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Mike Jech, Research Fisheries Biologist and Underwater Acoustics Researcher

August 30, 2018

Maybe it’s a bit corny, but the open water reminds me of the prairies, where you can see for miles and the horizon is only the beginning of where you’re headed.

Mike Jeck standing in front of acoustic equipment.

This story is part of a Northeast Fisheries Science Center (NEFSC) series to introduce the people who work there. Each month we feature a new "face" from the Center's five laboratories and share with you a bit about who they are, what they do at the Center, and what they enjoy doing in their spare time.

Where Did You Grow Up?

I was born and bred a Cornhusker fan in Omaha, Nebraska. Everyone asks how I got interested in the water, being from a state that is about as far from water as you can possibly get. I don’t know, but all I’ve ever wanted to do since I was a kid was to work on the water. Maybe it’s a bit corny, but the open water reminds me of the prairies, where you can see for miles and the horizon is only the beginning of where you’re headed.

What Is Your Educational Background?

I got a bachelor of science degree in zoology at a small state college, Kearney State College, in the middle of Nebraska. When I was a sophomore, I had the opportunity to come to Woods Hole and participate in the Sea Education Association (SEA) program where we spent six weeks in classes here and then six weeks on the schooner R/V Westward. We sailed out of Miami and I remember the first night was rough with winds churning up the Gulf Stream seas. Nearly all my classmates ended up on deck, while I was able to eat a hearty dinner and think that this was the life! Had I gotten seasick, my career would probably have taken a very different path.


Crew setting midwater trawl on R/V Neil Armstrong.

I then went to the University of Wisconsin – Madison for my master’s and Ph.D in limnology and oceanography, where I had the unbelievably good fortune of coming under the tutelage of Dr. Clarence Clay, who was one of the pioneers in using underwater sound to learn about the ocean and the animals that live there. That opportunity was pure luck. It was there that I learned about underwater acoustics and its applications to fish and zooplankton ecology. I met many good friends and colleagues there; some of whom I’ve continued collaborations with to this day.

How Did You Come to Work for NOAA Fisheries?

After grad school, I did a post-doc at North Carolina State University working on menhaden. I then went up to Buffalo State College in Buffalo, New York and then to the NOAA Great Lakes Environmental Research Laboratory (GLERL) in Ann Arbor, Michigan. While at Buffalo and GLERL I worked on a number of different projects in the Great Lakes and Chesapeake Bay. In August of 1998 while on the bridge of the R/V Cape Henlopen (the “old” R/V Sharp) somewhere on the Chesapeake Bay, I had my job interview via telephone with Wendy Gabriel and Bill Michaels to come up here to work on the fledgling acoustics program. In 1999, Tom Azarovitz opened up a permanent Research Fisheries Biologist position in the Ecosystems Surveys Branch, and I was fortunate to get that job.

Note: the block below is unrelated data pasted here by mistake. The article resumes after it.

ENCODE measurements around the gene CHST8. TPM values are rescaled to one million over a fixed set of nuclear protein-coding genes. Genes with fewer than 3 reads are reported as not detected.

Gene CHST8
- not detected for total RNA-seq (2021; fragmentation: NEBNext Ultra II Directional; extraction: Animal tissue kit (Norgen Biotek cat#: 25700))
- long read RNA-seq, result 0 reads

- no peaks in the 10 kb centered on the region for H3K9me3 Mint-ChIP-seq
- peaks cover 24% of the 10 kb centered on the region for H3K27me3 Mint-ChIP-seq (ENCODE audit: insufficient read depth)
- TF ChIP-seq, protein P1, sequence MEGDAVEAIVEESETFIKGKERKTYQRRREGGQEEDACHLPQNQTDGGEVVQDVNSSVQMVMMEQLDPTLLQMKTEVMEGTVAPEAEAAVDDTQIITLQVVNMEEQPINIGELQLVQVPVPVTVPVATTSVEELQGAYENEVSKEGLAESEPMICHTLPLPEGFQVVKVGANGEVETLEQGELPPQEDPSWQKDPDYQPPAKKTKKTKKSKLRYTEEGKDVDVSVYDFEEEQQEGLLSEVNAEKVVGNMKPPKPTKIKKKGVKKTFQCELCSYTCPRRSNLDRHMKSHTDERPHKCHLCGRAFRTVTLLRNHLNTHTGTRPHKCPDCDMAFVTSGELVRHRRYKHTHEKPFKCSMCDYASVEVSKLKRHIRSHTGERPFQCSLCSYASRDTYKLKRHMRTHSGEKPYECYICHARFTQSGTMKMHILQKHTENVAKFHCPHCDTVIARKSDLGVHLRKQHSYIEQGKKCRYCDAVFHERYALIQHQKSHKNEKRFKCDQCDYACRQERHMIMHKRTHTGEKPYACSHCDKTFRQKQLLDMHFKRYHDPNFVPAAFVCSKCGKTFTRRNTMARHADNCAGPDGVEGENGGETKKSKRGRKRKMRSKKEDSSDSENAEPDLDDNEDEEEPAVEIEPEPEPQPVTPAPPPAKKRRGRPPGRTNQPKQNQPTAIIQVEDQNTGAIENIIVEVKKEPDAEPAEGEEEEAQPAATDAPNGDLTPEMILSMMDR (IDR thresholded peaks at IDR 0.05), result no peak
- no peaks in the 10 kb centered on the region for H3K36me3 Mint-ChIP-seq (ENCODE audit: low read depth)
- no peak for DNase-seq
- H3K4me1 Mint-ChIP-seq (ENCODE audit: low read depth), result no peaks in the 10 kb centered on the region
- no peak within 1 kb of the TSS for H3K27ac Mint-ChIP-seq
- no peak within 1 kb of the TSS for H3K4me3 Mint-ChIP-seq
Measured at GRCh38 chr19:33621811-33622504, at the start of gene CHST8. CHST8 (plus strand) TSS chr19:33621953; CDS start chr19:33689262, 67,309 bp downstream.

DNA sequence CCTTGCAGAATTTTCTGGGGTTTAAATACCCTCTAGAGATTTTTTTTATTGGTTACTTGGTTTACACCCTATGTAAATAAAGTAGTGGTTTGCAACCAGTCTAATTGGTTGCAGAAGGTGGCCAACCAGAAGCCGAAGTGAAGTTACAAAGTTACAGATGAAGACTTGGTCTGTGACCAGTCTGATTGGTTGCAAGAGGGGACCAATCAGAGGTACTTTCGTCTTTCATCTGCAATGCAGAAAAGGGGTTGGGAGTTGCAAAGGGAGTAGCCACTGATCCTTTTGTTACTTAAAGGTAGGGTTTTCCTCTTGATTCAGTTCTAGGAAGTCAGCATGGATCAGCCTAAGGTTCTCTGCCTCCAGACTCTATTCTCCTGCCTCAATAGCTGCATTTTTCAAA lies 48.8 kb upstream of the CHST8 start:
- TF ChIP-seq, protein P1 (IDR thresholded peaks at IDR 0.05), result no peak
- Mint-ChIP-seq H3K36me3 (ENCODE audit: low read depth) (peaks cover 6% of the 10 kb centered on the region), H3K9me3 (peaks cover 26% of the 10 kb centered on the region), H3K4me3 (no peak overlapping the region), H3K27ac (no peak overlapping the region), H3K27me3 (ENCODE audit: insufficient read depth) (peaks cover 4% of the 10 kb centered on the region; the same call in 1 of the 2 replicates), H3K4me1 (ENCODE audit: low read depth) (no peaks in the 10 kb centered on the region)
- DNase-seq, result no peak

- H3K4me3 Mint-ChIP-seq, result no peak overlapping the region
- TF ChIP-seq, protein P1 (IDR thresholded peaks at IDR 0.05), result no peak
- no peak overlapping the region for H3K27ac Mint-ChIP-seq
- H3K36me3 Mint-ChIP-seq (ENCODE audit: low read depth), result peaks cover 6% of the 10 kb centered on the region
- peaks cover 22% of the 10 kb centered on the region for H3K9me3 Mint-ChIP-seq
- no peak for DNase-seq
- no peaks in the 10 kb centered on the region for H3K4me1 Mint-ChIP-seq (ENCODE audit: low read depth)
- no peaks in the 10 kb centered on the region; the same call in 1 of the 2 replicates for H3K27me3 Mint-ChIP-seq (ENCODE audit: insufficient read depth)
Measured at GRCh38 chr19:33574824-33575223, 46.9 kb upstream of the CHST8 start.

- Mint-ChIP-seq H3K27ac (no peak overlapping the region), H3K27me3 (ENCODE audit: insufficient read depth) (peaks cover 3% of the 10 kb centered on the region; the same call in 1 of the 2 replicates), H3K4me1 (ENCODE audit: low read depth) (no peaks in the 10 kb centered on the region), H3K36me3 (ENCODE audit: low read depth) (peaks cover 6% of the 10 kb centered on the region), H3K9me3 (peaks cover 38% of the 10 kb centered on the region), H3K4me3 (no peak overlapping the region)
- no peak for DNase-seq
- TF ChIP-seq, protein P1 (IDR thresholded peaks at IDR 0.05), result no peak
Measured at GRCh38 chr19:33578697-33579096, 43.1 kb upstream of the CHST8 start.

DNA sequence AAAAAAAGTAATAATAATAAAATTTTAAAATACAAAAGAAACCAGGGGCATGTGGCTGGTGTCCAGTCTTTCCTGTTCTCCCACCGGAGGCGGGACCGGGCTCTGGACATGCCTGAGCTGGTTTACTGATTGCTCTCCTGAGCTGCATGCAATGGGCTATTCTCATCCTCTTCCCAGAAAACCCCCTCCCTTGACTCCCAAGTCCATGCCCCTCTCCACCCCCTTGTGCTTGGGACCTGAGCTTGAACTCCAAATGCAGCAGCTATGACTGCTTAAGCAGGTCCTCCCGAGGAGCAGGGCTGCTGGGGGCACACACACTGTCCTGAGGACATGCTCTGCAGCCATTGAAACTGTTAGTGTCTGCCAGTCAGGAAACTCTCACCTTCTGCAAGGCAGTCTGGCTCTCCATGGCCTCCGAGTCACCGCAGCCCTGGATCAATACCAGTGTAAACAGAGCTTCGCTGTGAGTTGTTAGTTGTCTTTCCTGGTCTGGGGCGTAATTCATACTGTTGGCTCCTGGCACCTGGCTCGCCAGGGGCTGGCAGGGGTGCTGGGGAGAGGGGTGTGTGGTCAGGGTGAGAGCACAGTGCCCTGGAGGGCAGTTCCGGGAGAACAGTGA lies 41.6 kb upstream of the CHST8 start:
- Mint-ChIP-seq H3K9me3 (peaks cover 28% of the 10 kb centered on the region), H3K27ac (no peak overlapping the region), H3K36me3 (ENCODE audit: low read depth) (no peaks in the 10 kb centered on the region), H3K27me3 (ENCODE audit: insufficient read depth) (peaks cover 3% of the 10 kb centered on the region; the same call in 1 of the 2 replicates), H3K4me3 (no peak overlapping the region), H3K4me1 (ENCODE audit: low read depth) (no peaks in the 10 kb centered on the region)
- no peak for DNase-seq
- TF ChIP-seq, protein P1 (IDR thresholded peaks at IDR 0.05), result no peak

What Does Your Job Entail?

I work primarily with active underwater acoustics. That’s where we use electronic instruments - echosounders - to transmit pulses of sound and then listen for the echoes that return from many different things in the ocean. Sound is the most efficient way of sampling the ocean, but the trick is in the interpretation of the electronic signals. Verifying the sources of the echoes is where we mostly use nets, but also cameras and other optical instruments, to help us understand the echograms (visualization of the echoes). By merging all the different data streams, my goal is to quantify the numbers and sizes of the animals that we are studying.

From 1998-2012, my primary focus was on Atlantic herring. That waned after the dedicated acoustic/pelagic trawl survey for Atlantic herring was discontinued, so I began to work with other branches to utilize the acoustic data. I started working with the Protected Species Branch (PSB) to quantify the prey of beaked and other deep-diving whales off the continental shelf, and that’s where the interest in the mesopelagic community was fostered. In addition to underwater sound, I’ve also gotten into flying uncrewed aerial systems (aka “drones”) to monitor fish, seals, and whales when they are near the surface.


Mike Jech and Jennifer Johnson flying a drone.

What Do Like Most about Your Job?

The people I’ve been able to interact with here and externally. Using advanced technologies to study the ocean has really opened opportunities for me to collaborate with some of the best scientists and engineers from Woods Hole and around the world. One big advantage to working here when we had two vessels was the opportunity to utilize the ships for not only monitoring, but also for research and development. That is something we are sorely lacking now. The work with PSB on the mesopelagics has expanded to a collaborative project with the Woods Hole Oceanographic Institution (WHOI) called Deep-See. Deep-See is an acoustic, optic, oceanographic, and biological sampling system that integrates wideband echosounders, stereo and holographic cameras, environmental and light sensors, and eDNA instruments towed at the depths of the meso and bathypelagic communities to get an in-depth view of the organisms living there. The inaugural cruise of Deep-See is slated for August 2018 on the NOAA Ship Henry B. Bigelow.

What Are Some of Your Hobbies?

My main hobby now is being entertained by our two-year-old daughter. The minute amount of time remaining in the day is spent with my wife getting our old house updated.


Last updated by Northeast Fisheries Science Center on June 27, 2023